bill. The reading of ' this bill consumed
the remainder of the day and at its conclu
sion the committee rcse and the house
took a recess.
The house at its evening session. Mr.
Perkins acting as speaker pro tern, and Mr.
Allen of Michigan as chairman of the com
mittee of the whole, passed 139 private
pension bills, at 10:30 a. xu. adjourned.
Washington, May 16. In the house this
morning, on motion of Mr. Dannell of Min
nesota, the senate bill was passed author
izing the registration of census mail mat
ter. The house then went into committee
of the whole on the tariff bill.
Along debate ensued, principally de
voted to the consideration of the subject of
farm mortgages and politics.
Mr. Mansur of Missouri secured the floor
and aroused the indignation ef the Iowa
republicans by the statement that they
had been repudiated by their people. The
house was In an uproar for a few minutes.
a dozen members being on their feet vocif
erating and the remainder cheering them
on. When the uproar subsided, Mr. Mansur
claimed that no was entitled to the lloor.
The chair said the gentleman's time had
expired three minutes before and that he
had. been trespassing cn parliamentary
law. The gentleman had been taking ad
vantage ot the chair's good nature to insult
the house and lower his own standing.
Pending the vote the committee rose and
the house took a recess
The house at its evening session, Mr. Per
kins of Kansas in the chair, passed seventy
one private pension bills. The only inci
dent of the evening was the applause which
followed the announcement by Mr. Caruth
of Kentucky that his colleague, Mr. Carlisle
had been selected by acclamation as the
successor of the late Senator Beck. The
applause was participated In by members
on both sides of the house. Adjourned at
Washington, May 17. In the house today
a conference was ordered on the senate
anti- trust bill.
The house then went into committee of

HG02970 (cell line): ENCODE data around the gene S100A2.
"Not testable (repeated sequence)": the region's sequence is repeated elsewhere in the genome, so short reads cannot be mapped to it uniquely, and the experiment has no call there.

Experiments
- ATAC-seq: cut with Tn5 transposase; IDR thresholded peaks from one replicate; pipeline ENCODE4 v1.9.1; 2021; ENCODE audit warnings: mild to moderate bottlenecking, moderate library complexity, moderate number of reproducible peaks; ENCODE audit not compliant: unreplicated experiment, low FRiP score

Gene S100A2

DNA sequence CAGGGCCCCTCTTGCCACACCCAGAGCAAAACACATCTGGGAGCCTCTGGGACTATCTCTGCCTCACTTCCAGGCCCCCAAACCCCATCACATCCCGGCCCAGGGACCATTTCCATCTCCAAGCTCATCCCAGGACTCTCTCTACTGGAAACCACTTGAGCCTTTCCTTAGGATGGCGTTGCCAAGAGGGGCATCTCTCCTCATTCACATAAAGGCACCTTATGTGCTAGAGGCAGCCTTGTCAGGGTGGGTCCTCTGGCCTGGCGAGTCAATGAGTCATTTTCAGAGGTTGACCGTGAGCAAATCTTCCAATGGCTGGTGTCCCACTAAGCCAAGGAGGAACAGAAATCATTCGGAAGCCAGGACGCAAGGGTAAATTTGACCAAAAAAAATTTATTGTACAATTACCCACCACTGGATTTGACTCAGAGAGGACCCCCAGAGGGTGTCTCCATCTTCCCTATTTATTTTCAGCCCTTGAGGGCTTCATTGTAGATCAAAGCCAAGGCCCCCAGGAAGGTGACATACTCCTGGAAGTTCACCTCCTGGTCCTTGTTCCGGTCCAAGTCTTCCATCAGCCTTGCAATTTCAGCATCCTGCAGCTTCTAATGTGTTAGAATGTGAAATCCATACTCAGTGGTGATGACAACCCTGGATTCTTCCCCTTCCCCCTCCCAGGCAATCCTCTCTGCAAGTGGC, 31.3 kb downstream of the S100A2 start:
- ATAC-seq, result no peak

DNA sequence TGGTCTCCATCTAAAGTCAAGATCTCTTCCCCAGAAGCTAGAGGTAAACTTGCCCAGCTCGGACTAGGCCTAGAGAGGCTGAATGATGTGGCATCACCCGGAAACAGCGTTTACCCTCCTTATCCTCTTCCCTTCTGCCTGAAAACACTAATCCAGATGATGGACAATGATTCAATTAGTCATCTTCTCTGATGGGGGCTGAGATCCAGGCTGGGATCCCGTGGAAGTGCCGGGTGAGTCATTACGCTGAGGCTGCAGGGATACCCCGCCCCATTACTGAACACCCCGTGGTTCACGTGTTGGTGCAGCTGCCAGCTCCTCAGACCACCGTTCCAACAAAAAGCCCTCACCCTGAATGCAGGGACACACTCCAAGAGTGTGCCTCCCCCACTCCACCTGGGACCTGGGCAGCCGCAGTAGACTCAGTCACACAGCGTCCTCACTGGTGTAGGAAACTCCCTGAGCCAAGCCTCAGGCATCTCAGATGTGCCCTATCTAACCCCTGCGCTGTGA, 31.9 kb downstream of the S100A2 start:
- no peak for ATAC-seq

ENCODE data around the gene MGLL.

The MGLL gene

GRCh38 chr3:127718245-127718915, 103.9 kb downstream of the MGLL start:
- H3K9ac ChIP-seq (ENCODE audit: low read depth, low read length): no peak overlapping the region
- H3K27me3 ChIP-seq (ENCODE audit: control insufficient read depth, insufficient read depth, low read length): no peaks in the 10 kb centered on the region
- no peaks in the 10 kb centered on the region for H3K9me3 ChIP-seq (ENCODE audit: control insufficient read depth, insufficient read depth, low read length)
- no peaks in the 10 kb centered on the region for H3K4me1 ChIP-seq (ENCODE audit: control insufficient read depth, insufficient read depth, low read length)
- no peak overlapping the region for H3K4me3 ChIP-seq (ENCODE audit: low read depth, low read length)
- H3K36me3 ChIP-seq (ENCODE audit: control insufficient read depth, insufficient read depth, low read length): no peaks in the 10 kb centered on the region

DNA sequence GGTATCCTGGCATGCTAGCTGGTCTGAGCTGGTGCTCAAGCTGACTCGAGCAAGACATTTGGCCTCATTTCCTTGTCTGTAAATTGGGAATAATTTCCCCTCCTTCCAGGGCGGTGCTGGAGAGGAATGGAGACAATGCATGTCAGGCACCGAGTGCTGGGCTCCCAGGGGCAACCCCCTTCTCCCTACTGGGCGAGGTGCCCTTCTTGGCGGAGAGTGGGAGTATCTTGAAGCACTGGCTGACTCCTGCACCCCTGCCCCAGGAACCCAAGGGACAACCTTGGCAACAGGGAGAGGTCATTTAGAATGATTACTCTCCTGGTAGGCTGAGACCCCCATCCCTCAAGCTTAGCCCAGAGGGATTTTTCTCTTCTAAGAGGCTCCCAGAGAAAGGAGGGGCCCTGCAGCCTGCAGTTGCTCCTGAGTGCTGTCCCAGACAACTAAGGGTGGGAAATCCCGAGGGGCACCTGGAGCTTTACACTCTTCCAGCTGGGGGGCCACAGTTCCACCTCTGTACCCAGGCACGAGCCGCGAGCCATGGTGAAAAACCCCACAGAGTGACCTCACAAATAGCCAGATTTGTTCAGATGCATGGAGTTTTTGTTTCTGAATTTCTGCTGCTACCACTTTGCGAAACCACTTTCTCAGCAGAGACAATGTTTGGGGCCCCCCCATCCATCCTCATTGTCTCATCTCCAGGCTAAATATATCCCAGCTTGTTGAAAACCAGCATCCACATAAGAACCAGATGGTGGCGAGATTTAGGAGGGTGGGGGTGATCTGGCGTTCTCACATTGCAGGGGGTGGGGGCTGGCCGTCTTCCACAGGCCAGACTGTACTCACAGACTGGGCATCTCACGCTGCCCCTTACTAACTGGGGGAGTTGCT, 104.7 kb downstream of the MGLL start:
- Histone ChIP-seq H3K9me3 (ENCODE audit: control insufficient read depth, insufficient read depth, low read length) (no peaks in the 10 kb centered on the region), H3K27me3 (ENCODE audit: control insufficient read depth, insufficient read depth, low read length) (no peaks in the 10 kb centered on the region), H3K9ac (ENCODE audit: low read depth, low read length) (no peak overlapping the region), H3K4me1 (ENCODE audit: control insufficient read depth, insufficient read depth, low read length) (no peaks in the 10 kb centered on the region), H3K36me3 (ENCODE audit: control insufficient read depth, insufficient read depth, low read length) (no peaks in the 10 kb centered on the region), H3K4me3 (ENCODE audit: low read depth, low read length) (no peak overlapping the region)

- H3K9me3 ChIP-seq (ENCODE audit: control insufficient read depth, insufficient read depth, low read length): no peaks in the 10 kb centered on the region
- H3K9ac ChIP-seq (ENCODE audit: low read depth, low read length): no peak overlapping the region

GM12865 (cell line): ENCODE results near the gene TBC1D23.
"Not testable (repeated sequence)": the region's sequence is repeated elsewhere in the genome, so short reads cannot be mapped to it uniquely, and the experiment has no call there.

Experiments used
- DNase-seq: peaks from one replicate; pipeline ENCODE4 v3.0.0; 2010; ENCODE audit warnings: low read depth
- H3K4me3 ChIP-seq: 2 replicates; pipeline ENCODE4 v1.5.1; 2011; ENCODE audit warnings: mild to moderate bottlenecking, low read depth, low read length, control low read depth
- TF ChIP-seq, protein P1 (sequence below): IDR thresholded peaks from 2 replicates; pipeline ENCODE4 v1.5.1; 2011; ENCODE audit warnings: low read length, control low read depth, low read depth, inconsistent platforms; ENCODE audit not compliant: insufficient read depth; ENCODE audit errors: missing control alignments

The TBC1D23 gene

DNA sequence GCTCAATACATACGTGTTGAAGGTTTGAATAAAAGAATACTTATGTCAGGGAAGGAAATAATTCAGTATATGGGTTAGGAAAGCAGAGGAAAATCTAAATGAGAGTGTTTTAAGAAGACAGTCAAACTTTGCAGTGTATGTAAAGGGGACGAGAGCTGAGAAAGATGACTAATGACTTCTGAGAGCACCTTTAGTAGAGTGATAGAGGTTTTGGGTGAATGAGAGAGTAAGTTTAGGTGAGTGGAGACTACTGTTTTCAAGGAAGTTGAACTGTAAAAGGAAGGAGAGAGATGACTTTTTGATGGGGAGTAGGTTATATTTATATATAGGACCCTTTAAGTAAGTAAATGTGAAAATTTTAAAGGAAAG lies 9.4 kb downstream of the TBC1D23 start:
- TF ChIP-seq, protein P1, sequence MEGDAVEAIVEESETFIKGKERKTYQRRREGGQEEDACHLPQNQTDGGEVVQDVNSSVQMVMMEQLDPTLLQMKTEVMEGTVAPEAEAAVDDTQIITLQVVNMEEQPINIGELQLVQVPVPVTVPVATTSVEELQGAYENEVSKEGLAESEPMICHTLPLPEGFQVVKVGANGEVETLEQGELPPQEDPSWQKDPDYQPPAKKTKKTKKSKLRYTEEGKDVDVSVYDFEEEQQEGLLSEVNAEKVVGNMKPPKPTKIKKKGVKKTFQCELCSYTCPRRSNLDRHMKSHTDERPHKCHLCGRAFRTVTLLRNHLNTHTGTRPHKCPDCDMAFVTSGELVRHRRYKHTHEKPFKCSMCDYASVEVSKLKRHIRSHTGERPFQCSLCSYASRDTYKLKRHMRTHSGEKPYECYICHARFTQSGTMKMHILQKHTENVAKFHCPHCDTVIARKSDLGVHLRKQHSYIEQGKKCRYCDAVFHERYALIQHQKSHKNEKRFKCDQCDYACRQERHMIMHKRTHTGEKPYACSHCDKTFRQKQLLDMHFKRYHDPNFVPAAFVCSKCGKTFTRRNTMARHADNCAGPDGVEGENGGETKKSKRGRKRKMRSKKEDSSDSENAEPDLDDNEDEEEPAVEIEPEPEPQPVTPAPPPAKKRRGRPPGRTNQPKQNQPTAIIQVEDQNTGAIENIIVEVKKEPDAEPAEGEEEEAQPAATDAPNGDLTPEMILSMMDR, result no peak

the whole on the tariff bill.
f the committee amendments were
disposed of Bajne of Pennsylvania, speak-
to a verbal amendment, sent to the clerk's
dosk and had read a letter from James
Campbell of Pittsburg, Pa, denying the
statements reflecting upon his character
made a few days since by Bynum of Indi
ana and Wilson of West Virginia. In the
letter he strongly attacks those gentlemen
Springer said the letter wa3 unworthy of
being put on tbe record of the house and
unworthy of the gentleman who pre
After half an hour of uproar Bynum se
cured the flaor amid comparative quiet
and sa,d Campbell's affidavit was to the ef
feet that Wilson and he had said that $15 a
month was enough to pay for any glaes
mower, in nis aistrici wnere he was
known, the affidavit had not been circu
lated, but it had been circulated in Wilson's
district. He had telegraphed to the West
Virginia papers denouncing Campbell as a
liar and penurer smce the srentleman from
Pennsylvania constitutes a sewer through
which this attack of Campbell made its
way into record.
Cheadle of Indiana made the point of
order that the language was out of order.
the chair thought the word "sewer" in
this connection hardly parliamentary.
Bayne I wltheraw it then and say
"conduit pipe." I have simply to Bay that
I did the other day, knowing full well the
meaning of the words and that I was re
sponsible for them, denounce Campbell as
a liar and a peijarer. I want to stiynow
that I accept and am willing to believe
that I have aa great confidance in the char
acter of Campbell aa I have in the charac
ter of the gentleman who makes this at
tack upon me. (Excitement and uproar.)
Cutcheon demanded that the words be
taken down, while Morgan of Mississippi
stood in front of the chairman's desk and
urged that both the letter and speech be
striken from the record. He feared they
might lead to trouble outside of the house.
The offensive words were taken down
and reported from the clerk's desk.
Cutcheon moved that the committee rise
and report the words to the houRe for ac
tion. This was agreed to 120 to 99.
The words having been leported to the
house, Breckinridge of Kentucky moved
the point of order that there was nothing
in the report of the committee tr Bhow
that there had been no intervening busi
ness before their utterance and report to
The speaker overruled the point of order
on the ground that he must be governed
by the report made to him bythe chairman
of the committee and must assume that
the committer acted according to the
On motion of Struble of Iowa the appeal
was laid on the table yeas 126, nays 105.
Cutcheon then offered the following: